“7. So far the assessee is concerned, he is not supposed to do anything in the whole transaction except that he is to accept the payment of the reduced amount from which is deducted incometax at source. The responsibility to deposit the amount deducted at source as tax is that of the person who is responsible to deduct the tax at source. On the amount being deducted the assessee only gets a certificate to that effect by the person responsible to deduct the tax. In a case where the amount has been deducted by the person responsible to deduct the amount under the statutory provisions, the assessee has no control over the matter. In case of default in making over the amount to the account of the Central Government, it is obviously the person responsible to deduct or the person who has made the deduction who is held responsible for the same. The responsibility of such person is to the extent that he has to be deemed to be an assessee in default in respect of the tax. He may be deemed to be an assessee in default not only in cases where after deduction he does not make over the amount to the Central Government but also in cases where there is failure on his part to deduct the amount at source. This responsibility has been fastened upon him under Section 201 of the Incometax Act. It is, of course, without prejudice to any other consequences which he or it may incur. Presently we are not concerned with the case where the person responsible to make the deductions has not deducted the amount at all. It may or may not fall in a different category from one where the amount has been deducted and not made over to the Central Government. We are concerned with the latter category of cases. As indicated earlier, on the facts it is nobody’s case that the amount was actually not deducted at source by Chandra Agencies. What seems to be in dispute is the deposit of the said amount in the account of the Central Government. The Incometax Department seems to have made enquiries about the exact date of payment to the Central Government which Chandra Agencies could not furnish on the ground that the papers were forwarded to the chairman of Vaibhavshali Bumper. In such a category of cases we feel that the amount of tax can be recovered by the Incometax Department treating the person responsible to deduct tax at source as an assessee in default in respect of the tax. It would not be possible to proceed to recover the amount of tax from the assessee. The assessee cannot be doubly saddled with the tax liability. Deduction of tax at source is only one of the modes of recovery of tax.. Once this mode is adopted and by virtue of the statutory provisions the person responsible to deduct the tax at source deducts the amount, only that mode should be pursued for the purpose of recovery of tax liability and the assessee should not be subjected to other modes of recovery of tax by recovering the amount once again to satisfy the tax liability. It is, therefore, provided under Section 201 of the Incometax Act that the person responsible to deduct the tax at source would be deemed to be an assessee in default in case he deducts the amount and fails to deposit it in the Government treasury. As observed earlier, the assessee has no control over such person who is responsible to deduct the incometax at source, but fails to deposit the same in the Government treasury. In this light of the matter, in our view, the notices issued under Section 226(3) of the Incometax Act to the bankers of the petitionerrespondent to satisfy the tax liability from the bank account of the petitionerrespondent are illegal. It is not that the Incometax Department was helpless in the matter. The person responsible to deduct the tax at source would move into the shoes of the assessee and he would be deemed to be an assessee in default. Whatever process or coercive measures are permissible under the law would only be taken against such person and not the assessee.”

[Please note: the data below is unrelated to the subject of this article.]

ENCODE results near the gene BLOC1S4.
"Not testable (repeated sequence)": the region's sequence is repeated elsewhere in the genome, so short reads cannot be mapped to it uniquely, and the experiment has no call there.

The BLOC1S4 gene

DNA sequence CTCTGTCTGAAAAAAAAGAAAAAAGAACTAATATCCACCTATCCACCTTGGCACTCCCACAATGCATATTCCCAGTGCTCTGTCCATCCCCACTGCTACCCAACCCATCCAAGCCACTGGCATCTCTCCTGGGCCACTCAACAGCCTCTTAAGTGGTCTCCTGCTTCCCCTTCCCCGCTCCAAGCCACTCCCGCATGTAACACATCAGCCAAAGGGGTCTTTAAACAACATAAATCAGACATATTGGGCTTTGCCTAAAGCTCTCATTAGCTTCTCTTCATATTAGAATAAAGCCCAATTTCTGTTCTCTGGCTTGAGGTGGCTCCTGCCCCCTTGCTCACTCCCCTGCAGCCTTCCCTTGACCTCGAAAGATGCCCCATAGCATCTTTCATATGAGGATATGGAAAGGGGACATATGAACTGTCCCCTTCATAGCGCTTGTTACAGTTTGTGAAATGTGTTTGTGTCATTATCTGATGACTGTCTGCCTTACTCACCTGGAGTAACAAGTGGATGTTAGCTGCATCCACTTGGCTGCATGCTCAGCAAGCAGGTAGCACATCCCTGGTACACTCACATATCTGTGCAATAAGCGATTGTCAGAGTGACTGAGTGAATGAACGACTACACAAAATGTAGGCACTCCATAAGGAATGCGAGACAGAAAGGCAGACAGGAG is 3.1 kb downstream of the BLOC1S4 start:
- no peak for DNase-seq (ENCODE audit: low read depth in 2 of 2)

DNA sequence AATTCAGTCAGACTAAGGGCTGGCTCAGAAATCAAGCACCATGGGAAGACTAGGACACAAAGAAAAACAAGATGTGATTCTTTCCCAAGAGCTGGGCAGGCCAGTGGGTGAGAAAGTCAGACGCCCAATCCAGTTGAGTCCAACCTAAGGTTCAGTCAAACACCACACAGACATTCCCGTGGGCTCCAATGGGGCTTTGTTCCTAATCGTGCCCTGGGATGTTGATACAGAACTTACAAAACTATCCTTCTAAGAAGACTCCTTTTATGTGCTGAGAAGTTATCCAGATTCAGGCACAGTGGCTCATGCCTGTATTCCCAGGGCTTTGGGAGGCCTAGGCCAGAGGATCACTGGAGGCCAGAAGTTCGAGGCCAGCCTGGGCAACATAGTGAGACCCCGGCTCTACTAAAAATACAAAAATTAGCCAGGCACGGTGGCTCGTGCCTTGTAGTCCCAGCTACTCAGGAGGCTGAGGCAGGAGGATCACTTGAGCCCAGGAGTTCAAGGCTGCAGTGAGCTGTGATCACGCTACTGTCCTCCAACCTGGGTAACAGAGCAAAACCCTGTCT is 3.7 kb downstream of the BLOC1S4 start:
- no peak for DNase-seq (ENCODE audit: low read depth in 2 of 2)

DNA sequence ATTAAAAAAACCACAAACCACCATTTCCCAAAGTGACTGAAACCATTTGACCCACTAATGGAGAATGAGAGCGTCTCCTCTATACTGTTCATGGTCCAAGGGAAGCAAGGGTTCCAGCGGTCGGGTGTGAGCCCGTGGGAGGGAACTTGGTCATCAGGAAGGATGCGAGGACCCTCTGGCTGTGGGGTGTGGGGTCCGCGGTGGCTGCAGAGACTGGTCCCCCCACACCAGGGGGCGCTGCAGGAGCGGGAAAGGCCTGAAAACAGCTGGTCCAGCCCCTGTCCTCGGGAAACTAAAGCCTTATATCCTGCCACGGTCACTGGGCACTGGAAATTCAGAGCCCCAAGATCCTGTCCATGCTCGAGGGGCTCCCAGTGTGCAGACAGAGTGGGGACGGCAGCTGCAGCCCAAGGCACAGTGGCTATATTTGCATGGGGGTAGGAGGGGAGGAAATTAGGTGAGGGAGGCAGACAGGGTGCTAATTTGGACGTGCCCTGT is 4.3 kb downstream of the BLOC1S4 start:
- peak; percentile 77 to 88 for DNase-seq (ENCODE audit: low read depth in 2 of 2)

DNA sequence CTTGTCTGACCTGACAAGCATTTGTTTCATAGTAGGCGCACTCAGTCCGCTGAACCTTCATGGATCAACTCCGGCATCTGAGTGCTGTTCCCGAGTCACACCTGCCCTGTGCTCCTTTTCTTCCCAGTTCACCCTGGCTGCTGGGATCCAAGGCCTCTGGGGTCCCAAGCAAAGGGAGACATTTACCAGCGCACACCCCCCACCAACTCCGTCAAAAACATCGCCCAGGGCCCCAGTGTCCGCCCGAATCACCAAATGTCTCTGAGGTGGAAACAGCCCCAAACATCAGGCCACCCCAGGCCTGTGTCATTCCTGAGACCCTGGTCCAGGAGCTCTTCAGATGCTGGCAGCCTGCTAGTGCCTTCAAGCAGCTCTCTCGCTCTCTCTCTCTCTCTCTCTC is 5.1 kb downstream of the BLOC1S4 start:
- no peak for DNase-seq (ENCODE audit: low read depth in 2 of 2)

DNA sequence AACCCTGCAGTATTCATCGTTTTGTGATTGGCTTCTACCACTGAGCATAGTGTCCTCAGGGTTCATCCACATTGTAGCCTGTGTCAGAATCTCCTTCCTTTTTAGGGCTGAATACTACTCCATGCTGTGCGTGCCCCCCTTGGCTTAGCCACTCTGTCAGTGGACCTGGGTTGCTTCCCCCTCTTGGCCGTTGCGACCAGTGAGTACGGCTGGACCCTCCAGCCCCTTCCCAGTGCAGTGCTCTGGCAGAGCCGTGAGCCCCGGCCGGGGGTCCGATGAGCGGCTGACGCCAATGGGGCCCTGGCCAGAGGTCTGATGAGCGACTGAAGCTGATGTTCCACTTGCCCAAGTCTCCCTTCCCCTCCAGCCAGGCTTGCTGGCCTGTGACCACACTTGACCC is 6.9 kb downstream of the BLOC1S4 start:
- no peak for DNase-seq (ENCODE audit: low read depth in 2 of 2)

We are in complete agreement with the view taken by the Bombay High Court and Gauhati High Court. Applying the aforesaid two decisions of the Bombay High Court as well as Gauhati High Court, the facts of the case on hand and even considering Section 205 of the Act action of the respondent in not giving the credit of the tax deducted at source for which form no.16 A have been produced by the assessee – deductee and consequently impugned demand notice issued under Section 221(1) of the Act cannot be sustained. Concerned respondent therefore, is required to be directed to give credit of tax deducted at source to the assessee deductee of the amount for which form no.16 A have been produced.
In view of the above and for the reasons stated petition succeeds. It is held that the petitionerassessee deductee is entitled to credit of the tax deducted at source with respect to amount of TDS for which Form No.16A issued by the employer deductor – M/s. Amar Remedies Limited has been produced and consequently department is directed to give credit of tax deducted at source to the petitionerassessee – deductee to the extent form no.16 A issued by the deductor have been issued. Consequently, the impugned demand notice dated 6.1.2012 (Annexure D) is quashed and set aside. However, it is clarified and observed that if the department is of the opinion deductor has not deposited the said amount of tax deducted at source, it will always been open for the department to recover the same from the deductor.